1. Not finding help here? Sign up for a free 30min tutor trial with Chegg Tutors
    Dismiss Notice
Dismiss Notice
Join Physics Forums Today!
The friendliest, high quality science and math community on the planet! Everyone who loves science is here!

Force of friction help

  1. Jan 23, 2013 #1
    Force of friction help!!

    1. The problem statement, all variables and given/known data
    A force of 755N is exerted on a rope to pull a 45.0N wooden crate across a concrete floor. If the rope makes an angle of 35.0° with the floor and the crate is moving at a constant velocity what is the amount of the force of friction?


    2. Relevant equations
    F=ma


    3. The attempt at a solution
    So far I have x: F=Fcosθ-Ff=ma im not sure if thats the right equation given mg, Fa and angle
     
  2. jcsd
  3. Jan 23, 2013 #2

    haruspex

    User Avatar
    Science Advisor
    Homework Helper
    Gold Member
    2016 Award

    Re: Force of friction help!!

    Please don't use the same label (F in this case) for two different entities. Let's call the rope tension T. So, yes, you have Fx = Tcos(θ) - Ff = ma. What do you know about a?
     
  4. Jan 23, 2013 #3
    Re: Force of friction help!!

    It equals 0 because its at a constant velocity? I think haha
     
  5. Jan 23, 2013 #4

    haruspex

    User Avatar
    Science Advisor
    Homework Helper
    Gold Member
    2016 Award

    Re: Force of friction help!!

    Quite so.
     
  6. Jan 23, 2013 #5
    Re: Force of friction help!!

    So that means that Ff=Tcosθ?
     
  7. Jan 23, 2013 #6

    haruspex

    User Avatar
    Science Advisor
    Homework Helper
    Gold Member
    2016 Award

    Re: Force of friction help!!

    Yes. I assume there's more to this question. Do you have to find the coefficient?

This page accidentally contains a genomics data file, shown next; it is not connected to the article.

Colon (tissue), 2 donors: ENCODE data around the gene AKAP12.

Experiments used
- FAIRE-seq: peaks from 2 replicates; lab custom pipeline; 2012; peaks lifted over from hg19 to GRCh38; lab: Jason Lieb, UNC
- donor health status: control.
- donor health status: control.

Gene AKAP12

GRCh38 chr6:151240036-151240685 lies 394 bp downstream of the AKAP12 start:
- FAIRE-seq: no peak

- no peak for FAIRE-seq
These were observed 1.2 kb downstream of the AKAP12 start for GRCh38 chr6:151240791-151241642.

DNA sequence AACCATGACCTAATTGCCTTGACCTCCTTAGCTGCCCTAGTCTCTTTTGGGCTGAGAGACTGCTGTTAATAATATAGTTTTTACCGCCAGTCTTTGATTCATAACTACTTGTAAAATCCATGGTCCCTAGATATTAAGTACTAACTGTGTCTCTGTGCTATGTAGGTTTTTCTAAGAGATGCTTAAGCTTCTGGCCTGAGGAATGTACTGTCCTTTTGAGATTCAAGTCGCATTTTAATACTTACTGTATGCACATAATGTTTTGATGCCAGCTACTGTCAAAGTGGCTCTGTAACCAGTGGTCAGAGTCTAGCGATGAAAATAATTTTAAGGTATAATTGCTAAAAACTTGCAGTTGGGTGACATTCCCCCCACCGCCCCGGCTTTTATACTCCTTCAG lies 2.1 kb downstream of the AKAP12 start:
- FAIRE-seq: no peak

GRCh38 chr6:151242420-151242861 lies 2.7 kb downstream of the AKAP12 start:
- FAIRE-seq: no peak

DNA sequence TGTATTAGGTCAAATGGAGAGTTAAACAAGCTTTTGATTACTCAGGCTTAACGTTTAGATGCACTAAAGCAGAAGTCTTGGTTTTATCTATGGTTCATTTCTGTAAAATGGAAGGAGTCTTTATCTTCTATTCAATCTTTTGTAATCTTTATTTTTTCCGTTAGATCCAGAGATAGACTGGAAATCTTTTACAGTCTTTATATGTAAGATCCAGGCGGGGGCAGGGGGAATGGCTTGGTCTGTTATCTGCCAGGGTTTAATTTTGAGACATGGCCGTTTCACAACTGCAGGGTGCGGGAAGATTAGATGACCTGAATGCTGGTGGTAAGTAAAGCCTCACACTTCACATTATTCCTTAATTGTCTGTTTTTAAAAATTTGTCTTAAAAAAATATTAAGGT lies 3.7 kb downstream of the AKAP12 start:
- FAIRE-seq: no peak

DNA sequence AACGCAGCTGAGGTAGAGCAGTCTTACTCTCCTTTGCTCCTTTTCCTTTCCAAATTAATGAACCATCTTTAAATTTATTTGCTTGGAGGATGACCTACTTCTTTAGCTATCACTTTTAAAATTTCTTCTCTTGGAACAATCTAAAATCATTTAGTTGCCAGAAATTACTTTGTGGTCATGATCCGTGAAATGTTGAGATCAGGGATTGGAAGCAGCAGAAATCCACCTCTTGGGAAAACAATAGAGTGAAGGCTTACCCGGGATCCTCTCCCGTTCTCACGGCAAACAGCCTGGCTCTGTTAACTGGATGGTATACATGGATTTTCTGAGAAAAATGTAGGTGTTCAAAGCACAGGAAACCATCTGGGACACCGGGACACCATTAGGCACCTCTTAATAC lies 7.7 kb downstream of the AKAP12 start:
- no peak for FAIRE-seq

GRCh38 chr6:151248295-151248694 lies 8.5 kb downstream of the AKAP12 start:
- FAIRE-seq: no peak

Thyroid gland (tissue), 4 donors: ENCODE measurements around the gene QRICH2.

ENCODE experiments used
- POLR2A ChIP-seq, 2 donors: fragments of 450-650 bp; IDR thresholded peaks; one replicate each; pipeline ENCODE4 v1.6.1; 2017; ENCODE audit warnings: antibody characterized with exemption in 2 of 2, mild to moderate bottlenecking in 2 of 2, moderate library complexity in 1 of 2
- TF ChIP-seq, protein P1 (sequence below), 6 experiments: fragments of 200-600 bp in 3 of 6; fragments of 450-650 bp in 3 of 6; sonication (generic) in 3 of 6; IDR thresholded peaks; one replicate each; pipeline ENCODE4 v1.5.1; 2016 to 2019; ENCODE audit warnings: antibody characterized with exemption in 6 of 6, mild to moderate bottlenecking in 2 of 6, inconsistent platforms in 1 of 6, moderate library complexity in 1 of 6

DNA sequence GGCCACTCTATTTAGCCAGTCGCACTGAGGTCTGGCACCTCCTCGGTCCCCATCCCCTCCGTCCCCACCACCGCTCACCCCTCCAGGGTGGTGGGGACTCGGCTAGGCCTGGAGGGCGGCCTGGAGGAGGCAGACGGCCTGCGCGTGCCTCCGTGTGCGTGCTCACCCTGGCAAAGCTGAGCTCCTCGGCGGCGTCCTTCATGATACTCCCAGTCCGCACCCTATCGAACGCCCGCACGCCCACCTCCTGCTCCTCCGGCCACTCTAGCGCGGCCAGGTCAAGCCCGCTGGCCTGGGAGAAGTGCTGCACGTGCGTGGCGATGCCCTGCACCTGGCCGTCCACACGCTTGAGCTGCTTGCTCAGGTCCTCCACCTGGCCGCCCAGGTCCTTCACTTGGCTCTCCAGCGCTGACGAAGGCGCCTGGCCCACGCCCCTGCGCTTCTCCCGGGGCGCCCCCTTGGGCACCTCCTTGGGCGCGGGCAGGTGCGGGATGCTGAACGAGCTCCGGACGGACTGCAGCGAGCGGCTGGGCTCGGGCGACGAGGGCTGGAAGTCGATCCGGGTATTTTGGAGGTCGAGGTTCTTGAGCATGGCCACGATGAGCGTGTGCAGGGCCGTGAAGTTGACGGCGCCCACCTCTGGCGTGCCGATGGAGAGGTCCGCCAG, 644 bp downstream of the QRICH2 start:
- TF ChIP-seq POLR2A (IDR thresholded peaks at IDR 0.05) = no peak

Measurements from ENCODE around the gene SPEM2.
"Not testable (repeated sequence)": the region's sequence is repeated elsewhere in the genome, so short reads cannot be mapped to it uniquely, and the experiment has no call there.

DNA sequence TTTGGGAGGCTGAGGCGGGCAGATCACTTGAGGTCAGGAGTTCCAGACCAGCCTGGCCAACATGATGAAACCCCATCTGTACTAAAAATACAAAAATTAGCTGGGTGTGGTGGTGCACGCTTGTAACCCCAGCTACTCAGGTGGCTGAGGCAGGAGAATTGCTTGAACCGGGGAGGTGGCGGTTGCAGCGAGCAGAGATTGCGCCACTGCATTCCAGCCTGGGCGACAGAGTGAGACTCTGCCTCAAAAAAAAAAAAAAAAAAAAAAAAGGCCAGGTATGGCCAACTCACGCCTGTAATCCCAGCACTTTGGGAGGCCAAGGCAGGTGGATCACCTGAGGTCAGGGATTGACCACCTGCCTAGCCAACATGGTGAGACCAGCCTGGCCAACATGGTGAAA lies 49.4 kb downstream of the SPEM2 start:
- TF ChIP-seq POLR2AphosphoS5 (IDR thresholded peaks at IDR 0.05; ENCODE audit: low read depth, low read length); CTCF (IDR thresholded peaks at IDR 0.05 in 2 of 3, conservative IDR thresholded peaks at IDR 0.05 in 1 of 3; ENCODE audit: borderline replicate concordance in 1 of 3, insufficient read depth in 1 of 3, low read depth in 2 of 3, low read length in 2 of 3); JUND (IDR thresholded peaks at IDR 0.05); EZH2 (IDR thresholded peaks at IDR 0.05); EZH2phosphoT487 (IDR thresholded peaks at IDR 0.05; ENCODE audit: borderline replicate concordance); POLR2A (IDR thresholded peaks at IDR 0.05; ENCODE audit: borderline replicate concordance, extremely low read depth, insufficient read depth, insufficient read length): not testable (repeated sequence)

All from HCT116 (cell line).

8. Jan 23, 2013 #7
    Re: Force of friction help!!

    no, just the force. im confused on how the weight of the box is not used whatsoever in the end equation?
     
  9. Jan 23, 2013 #8

    SammyS

    User Avatar
    Staff Emeritus
    Science Advisor
    Homework Helper
    Gold Member

    Re: Force of friction help!!

    The only horizontal forces are friction and the horizontal component of the applied force. Therefore, the weight of the box is not involved.

    It is possible to find the coefficient of friction from the given information. To so this, the weight of the box would be involved.
     
  10. Jan 24, 2013 #9
    Re: Force of friction help!!

    Due to the weight of the box we get that the force of friction is a certain magnitude. From the fact that the box is not accelerating we then know that horizontal component of the pull must be equal to the force of friction and because we can calculate this from the information we have the force of friction. This is exactly how the force of friction is measured experimentally - pull the block along at a constant speed with a spring scale and take its reading. The force of friction is then eual to the reading on the spring scale if it was held horizontally during the pull.
     
Know someone interested in this topic? Share this thread via Reddit, Google+, Twitter, or Facebook




Similar Discussions: Force of friction help
  1. Force of friction help (Replies: 11)

  2. Friction Forces help (Replies: 8)

Loading...